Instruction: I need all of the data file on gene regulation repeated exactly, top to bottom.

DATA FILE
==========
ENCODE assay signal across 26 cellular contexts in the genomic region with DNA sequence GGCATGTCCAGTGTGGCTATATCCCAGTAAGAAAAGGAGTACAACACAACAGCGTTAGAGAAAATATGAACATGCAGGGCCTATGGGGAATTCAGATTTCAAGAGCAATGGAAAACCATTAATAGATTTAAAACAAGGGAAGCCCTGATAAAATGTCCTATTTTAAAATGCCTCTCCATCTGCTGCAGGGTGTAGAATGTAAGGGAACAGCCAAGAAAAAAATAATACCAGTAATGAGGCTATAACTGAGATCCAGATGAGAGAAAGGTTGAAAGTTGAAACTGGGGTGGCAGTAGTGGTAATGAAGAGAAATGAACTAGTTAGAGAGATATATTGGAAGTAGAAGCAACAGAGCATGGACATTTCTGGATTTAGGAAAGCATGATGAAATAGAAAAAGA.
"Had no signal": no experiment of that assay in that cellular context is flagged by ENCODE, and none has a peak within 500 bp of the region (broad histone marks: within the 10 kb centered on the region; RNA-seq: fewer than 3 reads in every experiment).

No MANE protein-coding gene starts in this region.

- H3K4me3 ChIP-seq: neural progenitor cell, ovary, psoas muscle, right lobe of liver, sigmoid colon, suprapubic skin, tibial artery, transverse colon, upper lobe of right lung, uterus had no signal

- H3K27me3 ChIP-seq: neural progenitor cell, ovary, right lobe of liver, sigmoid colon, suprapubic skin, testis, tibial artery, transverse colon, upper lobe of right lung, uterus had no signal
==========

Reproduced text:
ENCODE assay signal across 26 cellular contexts in the genomic region with DNA sequence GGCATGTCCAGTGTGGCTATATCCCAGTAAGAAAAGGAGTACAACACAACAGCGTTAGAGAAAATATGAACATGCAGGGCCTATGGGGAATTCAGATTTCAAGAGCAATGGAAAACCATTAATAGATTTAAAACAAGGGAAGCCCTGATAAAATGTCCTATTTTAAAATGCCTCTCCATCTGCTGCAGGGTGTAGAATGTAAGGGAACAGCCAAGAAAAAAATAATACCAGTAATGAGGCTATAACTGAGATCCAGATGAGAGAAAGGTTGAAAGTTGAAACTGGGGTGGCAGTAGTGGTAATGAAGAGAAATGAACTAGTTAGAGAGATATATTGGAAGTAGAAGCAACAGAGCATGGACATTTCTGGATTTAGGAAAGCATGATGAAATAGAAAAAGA.
"Had no signal": no experiment of that assay in that cellular context is flagged by ENCODE, and none has a peak within 500 bp of the region (broad histone marks: within the 10 kb centered on the region; RNA-seq: fewer than 3 reads in every experiment).

No MANE protein-coding gene starts in this region.

- H3K4me3 ChIP-seq: neural progenitor cell, ovary, psoas muscle, right lobe of liver, sigmoid colon, suprapubic skin, tibial artery, transverse colon, upper lobe of right lung, uterus had no signal

- H3K27me3 ChIP-seq: neural progenitor cell, ovary, right lobe of liver, sigmoid colon, suprapubic skin, testis, tibial artery, transverse colon, upper lobe of right lung, uterus had no signal